The three cueing systems approach is common in early reading instruction but it is not in keeping with evidence on how children learn to read.

The three cueing system for reading is based on the psycholinguistic theories of Ken Goodman & Frank Smith, first published in the 1960s.

The three cueing model says that skilled reading involves gaining meaning from print using three types of cues:

  1. Semantic (word meaning and sentence context)
  2. Syntactic (grammatical features)
  3. Grapho-phonic (letters and sounds)

This model is a constructivist theory of reading foundational to whole language and ‘balanced’ reading instruction approaches. It is used widely in school reading programs including Reading Recovery, Levelled Literacy Intervention, and L3.

In the three-cueing appproach, children are encouraged to use semantic and grammatical cues first when they are attempting to read an unknown word (Eg. “What word would make sense here?”). Using grapho-phonic cues, such as noticing the letters in a word, or sounding out the unknown word using phonic knowledge, are used last. In this model, phonic knowledge should be used for confirming predictions in reading (Emmitt et al., 2013).

Knowledge of phonics is downplayed in a three cueing model because Smith (1973) mistakenly believed that an experienced and fluent reader identifies words (if they identify the word at all) as an ideogram, meaning that we read words as unanalysed wholes. This means that systematic and explicit approaches to phonics instruction are incompatible with the three cueing model. For a full discussion on this visit our sight word page.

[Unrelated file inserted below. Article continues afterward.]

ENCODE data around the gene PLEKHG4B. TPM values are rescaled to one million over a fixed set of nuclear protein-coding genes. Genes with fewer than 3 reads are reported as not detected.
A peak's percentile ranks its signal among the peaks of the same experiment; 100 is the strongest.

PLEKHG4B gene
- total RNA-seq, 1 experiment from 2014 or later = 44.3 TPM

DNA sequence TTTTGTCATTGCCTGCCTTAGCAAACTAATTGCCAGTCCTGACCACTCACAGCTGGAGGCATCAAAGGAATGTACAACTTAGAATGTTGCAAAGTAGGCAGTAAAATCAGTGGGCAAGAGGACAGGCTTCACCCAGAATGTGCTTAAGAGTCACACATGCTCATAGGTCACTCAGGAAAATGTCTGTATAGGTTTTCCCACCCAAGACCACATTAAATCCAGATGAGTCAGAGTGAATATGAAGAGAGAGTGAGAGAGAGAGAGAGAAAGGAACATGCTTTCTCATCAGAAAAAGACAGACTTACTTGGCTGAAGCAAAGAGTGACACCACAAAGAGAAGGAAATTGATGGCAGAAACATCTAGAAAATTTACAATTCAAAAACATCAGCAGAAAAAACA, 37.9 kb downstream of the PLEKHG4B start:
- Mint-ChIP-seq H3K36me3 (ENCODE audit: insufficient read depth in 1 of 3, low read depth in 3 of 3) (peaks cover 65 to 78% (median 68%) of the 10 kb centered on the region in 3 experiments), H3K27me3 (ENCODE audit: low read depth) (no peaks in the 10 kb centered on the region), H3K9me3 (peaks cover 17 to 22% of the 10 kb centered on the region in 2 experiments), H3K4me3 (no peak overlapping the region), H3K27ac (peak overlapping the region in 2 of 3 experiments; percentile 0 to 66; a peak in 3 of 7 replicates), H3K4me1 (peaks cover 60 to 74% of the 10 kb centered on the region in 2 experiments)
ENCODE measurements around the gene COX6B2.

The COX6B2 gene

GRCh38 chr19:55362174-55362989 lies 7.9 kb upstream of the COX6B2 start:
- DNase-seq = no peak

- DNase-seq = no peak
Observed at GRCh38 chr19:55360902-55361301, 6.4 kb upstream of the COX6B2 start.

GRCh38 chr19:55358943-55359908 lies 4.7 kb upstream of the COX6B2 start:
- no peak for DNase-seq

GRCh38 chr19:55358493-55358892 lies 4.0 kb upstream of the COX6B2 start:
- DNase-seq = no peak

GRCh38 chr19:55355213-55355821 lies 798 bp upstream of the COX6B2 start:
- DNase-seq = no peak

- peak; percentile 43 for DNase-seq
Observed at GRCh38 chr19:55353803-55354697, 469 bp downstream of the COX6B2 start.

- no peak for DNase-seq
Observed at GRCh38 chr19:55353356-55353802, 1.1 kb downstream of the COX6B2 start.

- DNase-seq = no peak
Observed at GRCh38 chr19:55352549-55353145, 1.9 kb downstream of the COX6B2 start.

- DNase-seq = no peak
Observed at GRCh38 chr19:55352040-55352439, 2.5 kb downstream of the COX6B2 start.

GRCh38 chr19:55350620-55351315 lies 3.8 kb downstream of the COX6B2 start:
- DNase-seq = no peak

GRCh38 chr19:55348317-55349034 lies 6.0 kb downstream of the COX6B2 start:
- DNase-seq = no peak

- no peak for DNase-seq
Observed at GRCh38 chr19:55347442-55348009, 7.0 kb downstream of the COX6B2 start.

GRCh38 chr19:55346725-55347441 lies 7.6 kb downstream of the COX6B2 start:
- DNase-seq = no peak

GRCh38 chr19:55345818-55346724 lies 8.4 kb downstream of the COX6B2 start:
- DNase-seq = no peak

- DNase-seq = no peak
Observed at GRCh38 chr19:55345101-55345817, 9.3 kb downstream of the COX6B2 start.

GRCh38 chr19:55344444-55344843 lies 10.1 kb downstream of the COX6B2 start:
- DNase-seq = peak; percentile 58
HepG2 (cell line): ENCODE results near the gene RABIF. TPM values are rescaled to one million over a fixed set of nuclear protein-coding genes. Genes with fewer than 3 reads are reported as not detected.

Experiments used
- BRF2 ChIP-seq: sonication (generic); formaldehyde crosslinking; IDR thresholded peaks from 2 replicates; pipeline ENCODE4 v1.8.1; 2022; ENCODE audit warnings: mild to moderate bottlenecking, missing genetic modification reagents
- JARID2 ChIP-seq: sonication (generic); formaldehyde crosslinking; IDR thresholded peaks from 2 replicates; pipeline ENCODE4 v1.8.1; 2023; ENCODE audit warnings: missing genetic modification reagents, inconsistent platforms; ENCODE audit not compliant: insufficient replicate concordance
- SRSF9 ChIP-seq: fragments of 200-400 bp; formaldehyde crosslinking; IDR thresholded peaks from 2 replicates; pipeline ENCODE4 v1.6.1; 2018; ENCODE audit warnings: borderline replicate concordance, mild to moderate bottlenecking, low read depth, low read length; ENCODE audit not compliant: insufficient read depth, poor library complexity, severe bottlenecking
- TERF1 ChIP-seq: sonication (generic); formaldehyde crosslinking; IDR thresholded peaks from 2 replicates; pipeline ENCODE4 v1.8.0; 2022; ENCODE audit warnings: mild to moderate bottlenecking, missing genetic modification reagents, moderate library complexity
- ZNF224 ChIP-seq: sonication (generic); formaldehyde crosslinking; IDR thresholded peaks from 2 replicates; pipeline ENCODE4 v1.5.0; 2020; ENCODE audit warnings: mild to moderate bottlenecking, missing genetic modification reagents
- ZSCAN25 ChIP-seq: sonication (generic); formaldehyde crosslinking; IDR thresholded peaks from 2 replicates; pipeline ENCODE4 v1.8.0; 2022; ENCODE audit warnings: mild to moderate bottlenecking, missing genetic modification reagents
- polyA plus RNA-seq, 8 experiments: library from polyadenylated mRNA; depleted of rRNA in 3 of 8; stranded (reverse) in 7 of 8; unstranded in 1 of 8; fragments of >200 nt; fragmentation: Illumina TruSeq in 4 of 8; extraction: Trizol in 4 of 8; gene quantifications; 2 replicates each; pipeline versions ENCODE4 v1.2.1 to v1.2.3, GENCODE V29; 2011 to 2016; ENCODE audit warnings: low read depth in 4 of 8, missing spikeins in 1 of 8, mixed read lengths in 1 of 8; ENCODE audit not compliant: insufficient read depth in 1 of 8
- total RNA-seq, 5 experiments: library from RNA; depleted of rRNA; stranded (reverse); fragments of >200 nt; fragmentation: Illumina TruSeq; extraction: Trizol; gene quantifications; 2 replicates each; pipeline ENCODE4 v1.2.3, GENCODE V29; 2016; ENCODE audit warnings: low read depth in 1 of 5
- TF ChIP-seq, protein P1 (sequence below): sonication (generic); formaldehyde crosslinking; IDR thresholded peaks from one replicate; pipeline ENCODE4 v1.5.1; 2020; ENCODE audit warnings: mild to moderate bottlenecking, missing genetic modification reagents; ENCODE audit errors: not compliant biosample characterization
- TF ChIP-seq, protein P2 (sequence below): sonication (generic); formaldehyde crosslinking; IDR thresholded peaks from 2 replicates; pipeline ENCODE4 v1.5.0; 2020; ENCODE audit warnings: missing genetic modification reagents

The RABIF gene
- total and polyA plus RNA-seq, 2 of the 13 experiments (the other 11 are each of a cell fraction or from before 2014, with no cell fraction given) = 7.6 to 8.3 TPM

Skipping a word, looking at a picture, or trying a word that makes sense are all strategies that encourage guessing. According to a British research team that has undertaken several meta-analyses of reading instruction, putting semantic and syntactic cues on par with phonics for word reading is “little better than guessing since they often lead to learners producing words other than the target.”

Consider the sentence, ‘The boy ran towards the house/horse.’ House and horse are identical in every way except for the third letter. Guessing by word shape or by context in this sentence is not reliable.  Readers must pay meticulous attention to all of the grapheme-phoneme representations to be able to read this sentence accurately and to maintain meaning. In a skilled reader this is a fast and automatic process.

Unfortunately, many children, such as those with poor phonemic awareness skills, poor vocabularies, or those students with a learning difficulty or who are English as a second language (ESL) learners, will be severely disadvantaged by strategies that encourage guessing. Many of these students never move away from trying to make meaning through semantic and linguistic cues.

Why the three cueing system is ineffective for learning to read